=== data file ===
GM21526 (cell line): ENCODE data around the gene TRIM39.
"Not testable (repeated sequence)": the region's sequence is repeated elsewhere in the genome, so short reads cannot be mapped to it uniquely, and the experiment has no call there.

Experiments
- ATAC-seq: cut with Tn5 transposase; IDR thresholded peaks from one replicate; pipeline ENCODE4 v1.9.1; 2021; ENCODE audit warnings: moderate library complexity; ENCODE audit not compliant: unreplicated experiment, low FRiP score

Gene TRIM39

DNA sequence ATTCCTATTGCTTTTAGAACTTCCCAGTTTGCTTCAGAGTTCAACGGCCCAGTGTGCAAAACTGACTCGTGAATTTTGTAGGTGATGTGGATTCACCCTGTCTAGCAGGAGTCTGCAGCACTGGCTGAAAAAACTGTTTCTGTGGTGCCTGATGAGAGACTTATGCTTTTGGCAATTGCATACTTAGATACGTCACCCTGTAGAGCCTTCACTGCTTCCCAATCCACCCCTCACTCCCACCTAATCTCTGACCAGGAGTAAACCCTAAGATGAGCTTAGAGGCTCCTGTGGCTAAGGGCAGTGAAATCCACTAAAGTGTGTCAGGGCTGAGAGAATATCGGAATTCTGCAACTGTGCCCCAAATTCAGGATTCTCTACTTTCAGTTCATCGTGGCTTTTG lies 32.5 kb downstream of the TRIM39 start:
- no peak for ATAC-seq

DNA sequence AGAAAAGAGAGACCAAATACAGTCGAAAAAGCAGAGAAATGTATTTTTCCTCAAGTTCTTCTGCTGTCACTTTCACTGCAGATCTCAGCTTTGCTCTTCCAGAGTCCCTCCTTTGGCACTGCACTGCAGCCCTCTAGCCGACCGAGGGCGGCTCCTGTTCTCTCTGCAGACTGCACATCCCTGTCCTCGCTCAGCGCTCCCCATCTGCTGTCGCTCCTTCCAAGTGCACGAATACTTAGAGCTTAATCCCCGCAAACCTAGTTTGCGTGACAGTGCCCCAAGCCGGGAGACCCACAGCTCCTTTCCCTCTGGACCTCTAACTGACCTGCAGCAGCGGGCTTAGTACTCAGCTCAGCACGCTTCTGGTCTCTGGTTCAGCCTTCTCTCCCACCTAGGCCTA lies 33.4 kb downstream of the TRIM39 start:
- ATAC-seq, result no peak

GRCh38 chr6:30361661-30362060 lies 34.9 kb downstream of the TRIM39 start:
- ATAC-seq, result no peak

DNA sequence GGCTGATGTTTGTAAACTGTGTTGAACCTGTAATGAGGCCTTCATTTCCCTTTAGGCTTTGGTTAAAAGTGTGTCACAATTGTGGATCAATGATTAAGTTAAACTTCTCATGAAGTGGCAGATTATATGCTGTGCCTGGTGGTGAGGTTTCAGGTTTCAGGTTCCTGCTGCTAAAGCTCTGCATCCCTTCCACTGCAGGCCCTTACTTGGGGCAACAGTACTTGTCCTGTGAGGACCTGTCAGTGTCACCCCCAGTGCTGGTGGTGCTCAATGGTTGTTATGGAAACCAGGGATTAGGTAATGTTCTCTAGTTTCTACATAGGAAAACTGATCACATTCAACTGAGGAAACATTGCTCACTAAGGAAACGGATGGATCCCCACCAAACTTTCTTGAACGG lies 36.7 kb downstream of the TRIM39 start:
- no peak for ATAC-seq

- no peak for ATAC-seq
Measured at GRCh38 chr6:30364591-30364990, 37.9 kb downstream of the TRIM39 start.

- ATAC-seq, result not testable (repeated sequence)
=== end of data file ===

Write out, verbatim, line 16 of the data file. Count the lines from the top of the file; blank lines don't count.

- ATAC-seq, result not testable (repeated sequence)